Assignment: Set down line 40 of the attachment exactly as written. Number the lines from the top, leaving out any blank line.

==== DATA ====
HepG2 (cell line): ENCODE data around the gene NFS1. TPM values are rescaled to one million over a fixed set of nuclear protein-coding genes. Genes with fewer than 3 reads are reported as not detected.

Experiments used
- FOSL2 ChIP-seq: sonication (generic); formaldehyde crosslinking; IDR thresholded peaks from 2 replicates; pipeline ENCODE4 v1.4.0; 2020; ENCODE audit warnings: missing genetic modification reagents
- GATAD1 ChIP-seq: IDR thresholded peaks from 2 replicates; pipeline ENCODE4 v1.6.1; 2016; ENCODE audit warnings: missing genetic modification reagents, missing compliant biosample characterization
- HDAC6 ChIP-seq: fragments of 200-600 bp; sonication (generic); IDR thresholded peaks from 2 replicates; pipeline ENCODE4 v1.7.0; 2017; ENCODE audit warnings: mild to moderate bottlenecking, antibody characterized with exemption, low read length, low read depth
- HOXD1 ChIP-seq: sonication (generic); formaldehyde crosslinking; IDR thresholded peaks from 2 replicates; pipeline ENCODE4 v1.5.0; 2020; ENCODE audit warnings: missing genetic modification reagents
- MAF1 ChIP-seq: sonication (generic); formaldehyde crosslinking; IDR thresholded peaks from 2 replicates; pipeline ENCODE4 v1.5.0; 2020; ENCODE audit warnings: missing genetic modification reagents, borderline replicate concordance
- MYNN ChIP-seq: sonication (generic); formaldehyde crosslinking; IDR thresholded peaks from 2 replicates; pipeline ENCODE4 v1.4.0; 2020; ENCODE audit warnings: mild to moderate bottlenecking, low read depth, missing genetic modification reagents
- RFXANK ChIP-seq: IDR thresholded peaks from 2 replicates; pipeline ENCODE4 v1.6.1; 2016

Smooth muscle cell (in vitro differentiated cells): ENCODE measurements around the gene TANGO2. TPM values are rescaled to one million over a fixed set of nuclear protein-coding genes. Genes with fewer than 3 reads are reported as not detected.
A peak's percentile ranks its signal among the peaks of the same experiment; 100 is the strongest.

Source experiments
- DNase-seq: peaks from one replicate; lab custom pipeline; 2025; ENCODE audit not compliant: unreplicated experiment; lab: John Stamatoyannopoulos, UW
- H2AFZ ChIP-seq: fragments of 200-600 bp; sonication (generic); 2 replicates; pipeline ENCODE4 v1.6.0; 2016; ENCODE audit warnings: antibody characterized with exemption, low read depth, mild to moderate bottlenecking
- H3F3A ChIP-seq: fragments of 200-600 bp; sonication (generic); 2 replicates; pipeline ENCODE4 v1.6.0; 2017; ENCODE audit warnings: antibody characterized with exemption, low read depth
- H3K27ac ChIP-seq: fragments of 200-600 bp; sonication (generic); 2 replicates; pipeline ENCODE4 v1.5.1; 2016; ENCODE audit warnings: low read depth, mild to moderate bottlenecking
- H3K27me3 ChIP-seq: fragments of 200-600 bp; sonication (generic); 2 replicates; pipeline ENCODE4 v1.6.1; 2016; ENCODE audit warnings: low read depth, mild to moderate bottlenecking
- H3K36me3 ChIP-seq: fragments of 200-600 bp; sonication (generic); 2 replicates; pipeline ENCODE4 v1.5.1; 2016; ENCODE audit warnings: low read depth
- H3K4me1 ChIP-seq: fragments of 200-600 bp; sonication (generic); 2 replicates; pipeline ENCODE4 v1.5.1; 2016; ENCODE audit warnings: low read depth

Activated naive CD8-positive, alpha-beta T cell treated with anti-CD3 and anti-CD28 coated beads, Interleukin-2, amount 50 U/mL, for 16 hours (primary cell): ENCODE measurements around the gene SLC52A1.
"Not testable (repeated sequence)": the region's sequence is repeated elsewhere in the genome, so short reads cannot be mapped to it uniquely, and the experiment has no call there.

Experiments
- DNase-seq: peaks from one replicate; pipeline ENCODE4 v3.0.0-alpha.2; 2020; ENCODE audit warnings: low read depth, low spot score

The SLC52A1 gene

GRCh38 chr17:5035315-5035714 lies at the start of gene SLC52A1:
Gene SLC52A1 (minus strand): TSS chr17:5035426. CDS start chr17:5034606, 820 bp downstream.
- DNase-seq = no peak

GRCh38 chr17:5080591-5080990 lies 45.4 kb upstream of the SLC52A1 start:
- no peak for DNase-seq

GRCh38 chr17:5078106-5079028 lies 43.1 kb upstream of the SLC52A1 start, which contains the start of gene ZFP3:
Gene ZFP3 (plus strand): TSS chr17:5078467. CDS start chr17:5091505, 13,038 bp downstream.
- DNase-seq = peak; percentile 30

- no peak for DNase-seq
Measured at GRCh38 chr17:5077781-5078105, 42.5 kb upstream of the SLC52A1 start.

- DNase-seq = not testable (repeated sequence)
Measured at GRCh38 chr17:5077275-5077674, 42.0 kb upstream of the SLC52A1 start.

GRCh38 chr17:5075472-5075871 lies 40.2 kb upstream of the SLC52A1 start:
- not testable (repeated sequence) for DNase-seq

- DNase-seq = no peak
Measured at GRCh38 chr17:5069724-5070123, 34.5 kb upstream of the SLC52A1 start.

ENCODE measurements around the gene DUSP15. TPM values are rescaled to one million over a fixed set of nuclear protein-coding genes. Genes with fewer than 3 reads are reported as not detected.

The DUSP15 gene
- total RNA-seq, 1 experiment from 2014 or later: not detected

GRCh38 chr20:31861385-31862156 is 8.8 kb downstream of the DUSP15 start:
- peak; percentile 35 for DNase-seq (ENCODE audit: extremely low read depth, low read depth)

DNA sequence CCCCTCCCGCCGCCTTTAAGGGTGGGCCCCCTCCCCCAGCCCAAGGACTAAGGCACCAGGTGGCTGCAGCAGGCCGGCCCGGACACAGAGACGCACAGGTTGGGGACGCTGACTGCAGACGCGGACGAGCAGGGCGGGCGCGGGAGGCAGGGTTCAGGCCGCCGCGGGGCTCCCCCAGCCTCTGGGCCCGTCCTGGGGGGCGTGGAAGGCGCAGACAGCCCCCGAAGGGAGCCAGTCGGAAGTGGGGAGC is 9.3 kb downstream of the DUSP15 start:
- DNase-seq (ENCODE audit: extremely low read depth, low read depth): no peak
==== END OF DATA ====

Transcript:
Measured at GRCh38 chr17:5069724-5070123, 34.5 kb upstream of the SLC52A1 start.